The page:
By Eric Gomez
Voiland College intern
Washington State University researchers have received a $500,000 Department of Energy grant to develop safer, low-cost batteries for energy storage, a critical component for renewable energy.
Scott Beckman, an associate professor, and Soumik Banerjee, an assistant professor in the School of Mechanical and Materials Engineering, are leading the theoretical research component of a multi-university team. The WSU research team will be working at the atomic scale to model materials and interfaces in the solid electrolyte, anode and cathode of the sodium-based battery.
“When you use solar panels, a green source of energy, the power they receive isn’t constant. We have cloudy days that disrupt the flow of energy,” said Banerjee. “We need batteries to store the energy so we can use it when it’s needed.”
The project, funded by an Advanced Research Projects Agency Energy (ARPA-E) grant, also includes experimental researchers from Iowa State University, University of Colorado Boulder, University of Houston, and Solid Power, a developer of solid-state rechargeable batteries.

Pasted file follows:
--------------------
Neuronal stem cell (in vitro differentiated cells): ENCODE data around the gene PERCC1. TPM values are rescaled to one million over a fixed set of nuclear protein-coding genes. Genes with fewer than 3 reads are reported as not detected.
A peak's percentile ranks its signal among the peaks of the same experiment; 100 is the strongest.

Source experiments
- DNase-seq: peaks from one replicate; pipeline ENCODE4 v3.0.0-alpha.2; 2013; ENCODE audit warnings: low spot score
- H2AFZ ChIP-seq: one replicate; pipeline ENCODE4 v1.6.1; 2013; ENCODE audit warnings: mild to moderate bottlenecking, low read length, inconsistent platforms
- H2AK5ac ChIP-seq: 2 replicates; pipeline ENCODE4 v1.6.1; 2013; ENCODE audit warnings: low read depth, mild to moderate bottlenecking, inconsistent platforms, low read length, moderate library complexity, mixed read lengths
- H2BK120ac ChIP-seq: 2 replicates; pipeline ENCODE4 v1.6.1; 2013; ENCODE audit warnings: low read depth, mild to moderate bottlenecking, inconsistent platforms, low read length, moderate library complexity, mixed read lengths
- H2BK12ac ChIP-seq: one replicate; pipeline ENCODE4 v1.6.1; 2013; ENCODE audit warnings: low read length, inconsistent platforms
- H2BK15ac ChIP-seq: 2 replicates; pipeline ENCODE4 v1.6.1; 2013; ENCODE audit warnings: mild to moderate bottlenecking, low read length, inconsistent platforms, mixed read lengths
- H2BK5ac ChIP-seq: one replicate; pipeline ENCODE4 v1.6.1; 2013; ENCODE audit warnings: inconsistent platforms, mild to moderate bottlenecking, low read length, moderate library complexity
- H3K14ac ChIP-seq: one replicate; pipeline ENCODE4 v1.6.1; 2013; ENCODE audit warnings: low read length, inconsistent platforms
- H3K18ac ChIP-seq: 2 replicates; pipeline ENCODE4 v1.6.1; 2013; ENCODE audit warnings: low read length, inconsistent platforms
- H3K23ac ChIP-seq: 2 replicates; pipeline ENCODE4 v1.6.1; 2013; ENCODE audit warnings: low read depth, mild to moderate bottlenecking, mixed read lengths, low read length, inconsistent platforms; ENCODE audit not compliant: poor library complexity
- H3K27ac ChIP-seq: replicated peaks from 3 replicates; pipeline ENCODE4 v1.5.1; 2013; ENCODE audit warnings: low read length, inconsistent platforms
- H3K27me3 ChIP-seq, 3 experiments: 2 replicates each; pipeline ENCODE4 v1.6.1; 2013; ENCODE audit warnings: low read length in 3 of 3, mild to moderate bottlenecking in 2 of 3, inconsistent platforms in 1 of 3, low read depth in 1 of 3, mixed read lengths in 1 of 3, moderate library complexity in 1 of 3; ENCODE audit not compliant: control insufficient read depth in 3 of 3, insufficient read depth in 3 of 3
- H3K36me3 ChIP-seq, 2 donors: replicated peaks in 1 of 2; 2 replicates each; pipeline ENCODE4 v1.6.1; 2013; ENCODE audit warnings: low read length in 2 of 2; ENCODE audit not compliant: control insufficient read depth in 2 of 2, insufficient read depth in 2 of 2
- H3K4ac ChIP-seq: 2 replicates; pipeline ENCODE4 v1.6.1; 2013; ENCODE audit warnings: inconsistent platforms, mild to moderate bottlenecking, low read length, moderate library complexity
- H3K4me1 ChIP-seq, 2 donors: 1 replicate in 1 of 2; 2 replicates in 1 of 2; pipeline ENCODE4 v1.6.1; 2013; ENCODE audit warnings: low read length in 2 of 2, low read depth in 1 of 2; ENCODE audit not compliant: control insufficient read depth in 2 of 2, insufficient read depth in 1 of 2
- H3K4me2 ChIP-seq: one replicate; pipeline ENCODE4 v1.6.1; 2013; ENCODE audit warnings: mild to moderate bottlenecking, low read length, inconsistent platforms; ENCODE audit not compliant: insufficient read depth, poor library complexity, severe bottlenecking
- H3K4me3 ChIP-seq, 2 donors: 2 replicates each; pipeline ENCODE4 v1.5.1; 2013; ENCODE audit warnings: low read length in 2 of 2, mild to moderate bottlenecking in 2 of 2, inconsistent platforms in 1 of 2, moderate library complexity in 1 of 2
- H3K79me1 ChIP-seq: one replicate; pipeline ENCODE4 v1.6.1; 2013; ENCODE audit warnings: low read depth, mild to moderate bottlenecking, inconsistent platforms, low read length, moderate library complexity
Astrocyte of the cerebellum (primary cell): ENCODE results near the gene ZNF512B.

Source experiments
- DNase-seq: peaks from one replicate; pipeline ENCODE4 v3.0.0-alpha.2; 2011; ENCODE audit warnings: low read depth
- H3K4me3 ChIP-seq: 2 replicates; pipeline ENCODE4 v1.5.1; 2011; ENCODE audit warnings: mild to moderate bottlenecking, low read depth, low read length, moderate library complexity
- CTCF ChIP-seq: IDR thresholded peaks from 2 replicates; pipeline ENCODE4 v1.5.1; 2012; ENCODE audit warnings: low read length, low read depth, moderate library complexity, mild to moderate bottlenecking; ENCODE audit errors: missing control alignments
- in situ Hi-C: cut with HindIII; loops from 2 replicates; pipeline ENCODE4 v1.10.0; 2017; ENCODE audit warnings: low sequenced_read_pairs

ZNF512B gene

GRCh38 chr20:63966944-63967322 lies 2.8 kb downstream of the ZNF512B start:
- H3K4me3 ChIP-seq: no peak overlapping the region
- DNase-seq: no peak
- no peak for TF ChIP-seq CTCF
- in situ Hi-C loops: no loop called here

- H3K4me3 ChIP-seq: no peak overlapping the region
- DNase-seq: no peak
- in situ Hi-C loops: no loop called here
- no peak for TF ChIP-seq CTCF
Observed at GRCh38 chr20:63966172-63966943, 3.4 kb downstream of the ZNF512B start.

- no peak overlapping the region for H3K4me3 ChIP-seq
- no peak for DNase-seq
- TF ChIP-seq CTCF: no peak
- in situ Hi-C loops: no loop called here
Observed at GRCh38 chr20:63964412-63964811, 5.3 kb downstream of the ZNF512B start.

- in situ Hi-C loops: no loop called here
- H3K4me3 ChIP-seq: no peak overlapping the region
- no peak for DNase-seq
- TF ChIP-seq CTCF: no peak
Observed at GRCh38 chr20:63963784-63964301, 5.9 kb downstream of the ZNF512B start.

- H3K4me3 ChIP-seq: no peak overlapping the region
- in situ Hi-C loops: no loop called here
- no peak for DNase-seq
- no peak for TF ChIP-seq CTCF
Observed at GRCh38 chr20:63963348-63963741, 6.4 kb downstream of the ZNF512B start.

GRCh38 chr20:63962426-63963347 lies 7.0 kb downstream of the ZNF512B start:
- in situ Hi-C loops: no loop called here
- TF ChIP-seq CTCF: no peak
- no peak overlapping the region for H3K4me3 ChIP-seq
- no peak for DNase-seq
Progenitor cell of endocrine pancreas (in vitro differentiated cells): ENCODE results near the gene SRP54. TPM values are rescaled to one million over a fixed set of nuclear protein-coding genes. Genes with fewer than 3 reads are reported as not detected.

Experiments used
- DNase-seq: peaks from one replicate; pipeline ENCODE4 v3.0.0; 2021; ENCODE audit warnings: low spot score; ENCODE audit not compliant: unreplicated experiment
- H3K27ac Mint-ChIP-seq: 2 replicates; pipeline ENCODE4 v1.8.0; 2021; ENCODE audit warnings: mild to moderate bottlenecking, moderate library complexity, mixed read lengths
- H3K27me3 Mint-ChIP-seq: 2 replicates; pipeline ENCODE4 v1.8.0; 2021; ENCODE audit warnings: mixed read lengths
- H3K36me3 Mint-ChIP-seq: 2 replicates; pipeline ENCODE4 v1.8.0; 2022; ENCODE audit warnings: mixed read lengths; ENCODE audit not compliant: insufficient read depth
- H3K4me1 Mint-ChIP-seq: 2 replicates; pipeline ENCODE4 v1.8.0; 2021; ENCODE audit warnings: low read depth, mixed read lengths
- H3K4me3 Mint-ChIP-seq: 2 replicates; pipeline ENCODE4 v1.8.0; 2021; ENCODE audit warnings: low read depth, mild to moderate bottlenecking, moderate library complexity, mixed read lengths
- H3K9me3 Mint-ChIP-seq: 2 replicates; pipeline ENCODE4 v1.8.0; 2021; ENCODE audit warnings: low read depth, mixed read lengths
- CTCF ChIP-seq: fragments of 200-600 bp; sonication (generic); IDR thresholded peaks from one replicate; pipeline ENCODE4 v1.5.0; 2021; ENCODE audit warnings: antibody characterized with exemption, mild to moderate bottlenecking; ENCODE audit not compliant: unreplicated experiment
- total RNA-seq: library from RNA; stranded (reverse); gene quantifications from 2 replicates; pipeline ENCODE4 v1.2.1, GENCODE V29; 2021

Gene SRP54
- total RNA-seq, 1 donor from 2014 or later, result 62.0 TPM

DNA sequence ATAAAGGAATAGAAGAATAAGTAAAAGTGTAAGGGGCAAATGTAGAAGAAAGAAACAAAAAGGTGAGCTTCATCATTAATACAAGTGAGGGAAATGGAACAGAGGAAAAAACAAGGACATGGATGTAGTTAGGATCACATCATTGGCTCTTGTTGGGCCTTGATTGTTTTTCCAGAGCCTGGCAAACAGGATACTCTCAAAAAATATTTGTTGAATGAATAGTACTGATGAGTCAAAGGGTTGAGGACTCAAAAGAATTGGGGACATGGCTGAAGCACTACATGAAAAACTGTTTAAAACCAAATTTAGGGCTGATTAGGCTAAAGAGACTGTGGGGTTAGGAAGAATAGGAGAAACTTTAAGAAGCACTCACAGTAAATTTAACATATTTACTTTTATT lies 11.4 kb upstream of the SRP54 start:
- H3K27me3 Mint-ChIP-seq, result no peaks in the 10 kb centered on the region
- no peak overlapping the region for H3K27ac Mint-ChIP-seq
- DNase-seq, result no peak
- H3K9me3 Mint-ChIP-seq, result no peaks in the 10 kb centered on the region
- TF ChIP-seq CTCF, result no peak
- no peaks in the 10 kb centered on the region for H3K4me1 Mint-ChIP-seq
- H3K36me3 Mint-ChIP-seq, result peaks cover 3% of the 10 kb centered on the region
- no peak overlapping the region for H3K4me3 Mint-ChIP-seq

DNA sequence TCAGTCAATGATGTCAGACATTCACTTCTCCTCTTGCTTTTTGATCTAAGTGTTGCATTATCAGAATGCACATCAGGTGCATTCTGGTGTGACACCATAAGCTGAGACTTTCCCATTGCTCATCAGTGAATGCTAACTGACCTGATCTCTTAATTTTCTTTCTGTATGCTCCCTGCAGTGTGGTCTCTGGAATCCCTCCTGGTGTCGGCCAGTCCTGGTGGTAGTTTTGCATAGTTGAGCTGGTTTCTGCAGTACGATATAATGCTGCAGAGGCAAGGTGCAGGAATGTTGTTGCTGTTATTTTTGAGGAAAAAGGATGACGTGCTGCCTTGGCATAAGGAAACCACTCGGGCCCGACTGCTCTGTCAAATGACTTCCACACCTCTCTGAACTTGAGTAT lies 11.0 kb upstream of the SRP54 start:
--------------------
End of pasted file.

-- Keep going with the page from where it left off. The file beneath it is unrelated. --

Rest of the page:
Using high performance computing tools, the researchers are modeling possible materials for sodium-based batteries. Sodium is cheaper, nontoxic and more abundant than lithium, but the sodium batteries typically have a lower energy density than lithium batteries.
The lithium-ion batteries used in modern consumer goods use gel or liquid electrolyte that separates the positive and negative electrodes. As the battery operates lithium ions pass through this electrolyte. Moving to a solid-electrolyte, such as that being studied in this project, will improve the overall energy density of the battery while also using sodium, which may be more cost effective. A solid electrolyte is also safer than a liquid-based electrolyte because it prevents short circuits across the electrolyte, which has led to fires in some of the Li-ion batteries used in the past.
With their simulations, the researchers will identify suitable materials and tailor electrode-electrolyte interfaces to significantly improve battery performance.
The project will run for three years and will support two PhD students and an undergraduate research assistant.